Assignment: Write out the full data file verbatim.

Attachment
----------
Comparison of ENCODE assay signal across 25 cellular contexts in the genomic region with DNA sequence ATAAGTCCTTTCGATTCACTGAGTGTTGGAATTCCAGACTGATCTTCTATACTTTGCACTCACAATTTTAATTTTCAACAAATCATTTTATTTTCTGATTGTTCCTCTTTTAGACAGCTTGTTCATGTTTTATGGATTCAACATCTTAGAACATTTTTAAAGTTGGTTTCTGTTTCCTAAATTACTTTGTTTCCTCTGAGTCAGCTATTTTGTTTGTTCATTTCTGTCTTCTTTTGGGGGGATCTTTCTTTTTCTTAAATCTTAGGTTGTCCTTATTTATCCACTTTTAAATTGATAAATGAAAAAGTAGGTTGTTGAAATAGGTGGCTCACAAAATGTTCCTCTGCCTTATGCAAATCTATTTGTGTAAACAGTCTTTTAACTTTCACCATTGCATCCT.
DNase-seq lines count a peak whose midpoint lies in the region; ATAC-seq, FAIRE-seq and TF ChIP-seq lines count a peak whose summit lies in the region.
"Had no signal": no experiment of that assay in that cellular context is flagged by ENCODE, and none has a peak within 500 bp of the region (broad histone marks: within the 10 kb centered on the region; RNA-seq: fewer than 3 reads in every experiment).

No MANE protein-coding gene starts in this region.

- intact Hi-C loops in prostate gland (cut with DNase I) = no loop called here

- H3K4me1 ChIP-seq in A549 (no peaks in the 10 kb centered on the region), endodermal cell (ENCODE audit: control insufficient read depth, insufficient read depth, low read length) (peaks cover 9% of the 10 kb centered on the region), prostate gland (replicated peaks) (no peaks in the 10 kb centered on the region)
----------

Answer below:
Comparison of ENCODE assay signal across 25 cellular contexts in the genomic region with DNA sequence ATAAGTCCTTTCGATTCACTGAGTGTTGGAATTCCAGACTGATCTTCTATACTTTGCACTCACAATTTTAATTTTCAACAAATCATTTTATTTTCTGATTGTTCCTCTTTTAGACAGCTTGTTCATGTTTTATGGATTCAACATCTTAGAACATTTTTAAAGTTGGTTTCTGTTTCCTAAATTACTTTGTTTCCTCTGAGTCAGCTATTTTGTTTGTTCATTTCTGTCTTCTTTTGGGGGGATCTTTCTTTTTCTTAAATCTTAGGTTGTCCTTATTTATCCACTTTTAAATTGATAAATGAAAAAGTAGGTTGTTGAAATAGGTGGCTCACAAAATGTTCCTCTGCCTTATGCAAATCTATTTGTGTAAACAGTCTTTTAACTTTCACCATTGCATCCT.
DNase-seq lines count a peak whose midpoint lies in the region; ATAC-seq, FAIRE-seq and TF ChIP-seq lines count a peak whose summit lies in the region.
"Had no signal": no experiment of that assay in that cellular context is flagged by ENCODE, and none has a peak within 500 bp of the region (broad histone marks: within the 10 kb centered on the region; RNA-seq: fewer than 3 reads in every experiment).

No MANE protein-coding gene starts in this region.

- intact Hi-C loops in prostate gland (cut with DNase I) = no loop called here

- H3K4me1 ChIP-seq in A549 (no peaks in the 10 kb centered on the region), endodermal cell (ENCODE audit: control insufficient read depth, insufficient read depth, low read length) (peaks cover 9% of the 10 kb centered on the region), prostate gland (replicated peaks) (no peaks in the 10 kb centered on the region)